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Re: Sanford Gunning Box In reply to
Jay i hunt these constantly. I do not get in them and paddle them i use them to float my gear across water and i wade next to it. i was stuck in 6 inches of water and waist deep mud earlier in the year and my buddy pushed the box to me and i was able to push my weight into it to free myself. i imagine if you were a light person or you built the box larger you could float in it. the last one I made 2 inches wider then spec. This year i noticed a error in the way i do my canvas. It should be done the way Mr. Sanford does it with one piece going from the head down to the transom it provides more side cover. I have three now all mine will be updated in the off season.
South Jersey
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Re: Sanford Gunning Box In reply to
Jay,

I use a more ?modern? approach these days I?ve got a complete fiberglass pond box made by Banks Boats that?s much lighter then the conventional fiberglass over wood. To retrieve downed birds / decoys I use another lil sneak boat made by Beavertail completely molded out of heavy duty plastic. No maintenance on any of these crafts. Works very well in our tidal marshlands.


Long Island, NY
http://www.Island-Outdoors.com

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Re: Sanford Gunning Box In reply to
I also would not use the gunning box for paddling or getting across deep creeks. I have used it for stability in waist deep water with mud. For transporting the box and retrieving birds I use a little skiff. The box fits perfectly in the bow and handles my decoys and everything I need for a one man hunt.
**This my old box, the new one fits just the same**

Last edited by:

B Brown: Jan 12, 2021, 9:37 AM
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Re: Sanford Gunning Box In reply to
Gunning boxes work great, but not as a boat, they are NOT a boat in any way, shape, or form. I once had to make my way to my skiff during a super flood tide, the ditches I could wade earlier were now over my head and 20' wide.luckily where I had to go was downwind, so I layed prone over the box and very gently drifted across the ditches, I was lucky and didn't have a mishap so all was good, but I retired that box.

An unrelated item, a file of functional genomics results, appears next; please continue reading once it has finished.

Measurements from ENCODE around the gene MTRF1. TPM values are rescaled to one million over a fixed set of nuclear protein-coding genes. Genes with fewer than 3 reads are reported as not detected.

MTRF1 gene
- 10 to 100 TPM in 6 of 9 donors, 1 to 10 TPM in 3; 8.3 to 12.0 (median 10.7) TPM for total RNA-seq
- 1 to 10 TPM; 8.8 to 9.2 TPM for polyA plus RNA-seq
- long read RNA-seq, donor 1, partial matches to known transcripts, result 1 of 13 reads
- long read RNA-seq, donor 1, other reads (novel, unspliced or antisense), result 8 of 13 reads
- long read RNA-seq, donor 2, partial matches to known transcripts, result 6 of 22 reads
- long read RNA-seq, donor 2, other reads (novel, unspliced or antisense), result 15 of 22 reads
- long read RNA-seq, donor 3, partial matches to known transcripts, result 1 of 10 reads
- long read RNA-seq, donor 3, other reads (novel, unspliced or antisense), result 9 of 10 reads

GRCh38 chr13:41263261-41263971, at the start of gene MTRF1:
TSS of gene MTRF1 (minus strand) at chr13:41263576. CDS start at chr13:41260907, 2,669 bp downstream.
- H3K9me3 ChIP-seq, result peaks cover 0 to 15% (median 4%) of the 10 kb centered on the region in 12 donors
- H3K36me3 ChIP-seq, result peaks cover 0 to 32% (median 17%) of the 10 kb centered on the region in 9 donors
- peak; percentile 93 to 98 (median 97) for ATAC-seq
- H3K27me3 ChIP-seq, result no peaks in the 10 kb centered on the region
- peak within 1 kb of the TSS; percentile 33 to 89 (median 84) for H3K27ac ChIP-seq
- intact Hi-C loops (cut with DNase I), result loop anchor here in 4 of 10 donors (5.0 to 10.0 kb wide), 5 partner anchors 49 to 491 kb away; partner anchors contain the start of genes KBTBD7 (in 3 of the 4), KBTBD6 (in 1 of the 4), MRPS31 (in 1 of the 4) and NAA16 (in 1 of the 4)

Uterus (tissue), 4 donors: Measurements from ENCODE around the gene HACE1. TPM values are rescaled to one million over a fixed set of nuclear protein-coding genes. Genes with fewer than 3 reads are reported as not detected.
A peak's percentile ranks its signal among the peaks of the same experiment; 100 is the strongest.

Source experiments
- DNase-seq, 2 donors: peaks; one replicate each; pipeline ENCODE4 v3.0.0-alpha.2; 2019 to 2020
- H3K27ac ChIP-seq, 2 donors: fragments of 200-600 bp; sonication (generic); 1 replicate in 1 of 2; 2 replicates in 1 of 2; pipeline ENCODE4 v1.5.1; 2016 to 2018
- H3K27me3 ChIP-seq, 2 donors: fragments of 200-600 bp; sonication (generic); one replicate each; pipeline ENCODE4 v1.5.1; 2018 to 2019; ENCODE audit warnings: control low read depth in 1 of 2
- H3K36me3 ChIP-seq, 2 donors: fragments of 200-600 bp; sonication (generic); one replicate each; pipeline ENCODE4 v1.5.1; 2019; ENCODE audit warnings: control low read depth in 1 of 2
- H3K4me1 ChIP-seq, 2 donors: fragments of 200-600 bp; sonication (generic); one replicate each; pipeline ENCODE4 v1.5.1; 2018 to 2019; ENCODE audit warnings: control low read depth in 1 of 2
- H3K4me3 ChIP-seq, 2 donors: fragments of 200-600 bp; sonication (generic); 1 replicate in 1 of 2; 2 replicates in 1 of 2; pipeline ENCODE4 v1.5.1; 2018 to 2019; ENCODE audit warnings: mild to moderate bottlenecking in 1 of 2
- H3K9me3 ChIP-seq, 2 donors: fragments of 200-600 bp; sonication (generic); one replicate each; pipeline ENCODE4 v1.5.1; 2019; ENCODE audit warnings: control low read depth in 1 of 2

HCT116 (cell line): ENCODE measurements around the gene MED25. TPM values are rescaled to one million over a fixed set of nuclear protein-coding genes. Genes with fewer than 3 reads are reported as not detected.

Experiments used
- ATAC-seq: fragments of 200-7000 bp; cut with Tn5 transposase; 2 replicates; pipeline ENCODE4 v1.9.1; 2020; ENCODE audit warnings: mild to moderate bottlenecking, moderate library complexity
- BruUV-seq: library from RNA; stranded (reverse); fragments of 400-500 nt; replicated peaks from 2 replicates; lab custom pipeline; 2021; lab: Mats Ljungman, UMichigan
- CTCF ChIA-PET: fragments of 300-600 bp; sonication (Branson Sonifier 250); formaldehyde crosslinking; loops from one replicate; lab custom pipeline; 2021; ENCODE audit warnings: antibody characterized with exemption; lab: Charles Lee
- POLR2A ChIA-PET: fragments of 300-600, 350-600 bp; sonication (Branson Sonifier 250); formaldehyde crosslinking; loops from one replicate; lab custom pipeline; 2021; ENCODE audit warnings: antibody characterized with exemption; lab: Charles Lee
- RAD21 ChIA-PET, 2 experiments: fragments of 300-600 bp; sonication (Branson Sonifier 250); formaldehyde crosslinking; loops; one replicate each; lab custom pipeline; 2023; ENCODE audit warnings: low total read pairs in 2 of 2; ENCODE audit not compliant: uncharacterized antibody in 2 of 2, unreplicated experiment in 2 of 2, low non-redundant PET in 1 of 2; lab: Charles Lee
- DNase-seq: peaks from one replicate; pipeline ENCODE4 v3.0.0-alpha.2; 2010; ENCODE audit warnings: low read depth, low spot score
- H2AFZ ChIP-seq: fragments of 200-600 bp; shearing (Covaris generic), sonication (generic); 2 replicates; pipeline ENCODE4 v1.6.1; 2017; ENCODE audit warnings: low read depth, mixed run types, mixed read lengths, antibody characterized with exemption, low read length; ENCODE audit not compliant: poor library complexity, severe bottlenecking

My advice, Build your boxes at least 8' long and 36" wide, in an emergency this will float you , very carefully, across bad spots, bigger is better but now it's getting unwieldy, and heavier to handle...

Or, pick your days better...nothing is perfect, YMMV.
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Re: Sanford Gunning Box In reply to
B. Brown - Now THAT is a push pole. Nice rig!

Last edited by:

Zach Houvener: Jan 12, 2021, 10:10 AM
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Re: Sanford Gunning Box In reply to
Zach Houvener wrote:
B. Brown - Now THAT is a push pole. Nice rig!

It certainly is. The skiff and push pole do double duty here on the Island. Its a great duck hunting main boat in the winter but I also pole the flats for Stripers, Blues and Fluke on the fly rod during the rest of the year.

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Re: Sanford Gunning Box In reply to
Thanks for the input everyone. I was definitely curious. The Beavertail lacks that nostalgia feel but seems to be what might suit me best. The issue I have, some ditches, you simply cannot walk around. The run the whole length of the bank. At low tide, many are not too bad. However, I almost learned a tough lesson a few years back doing a bank hunt and ended up almost over my waders. Maybe I'll some day try to build something of my own with all-terrain wheels on the back.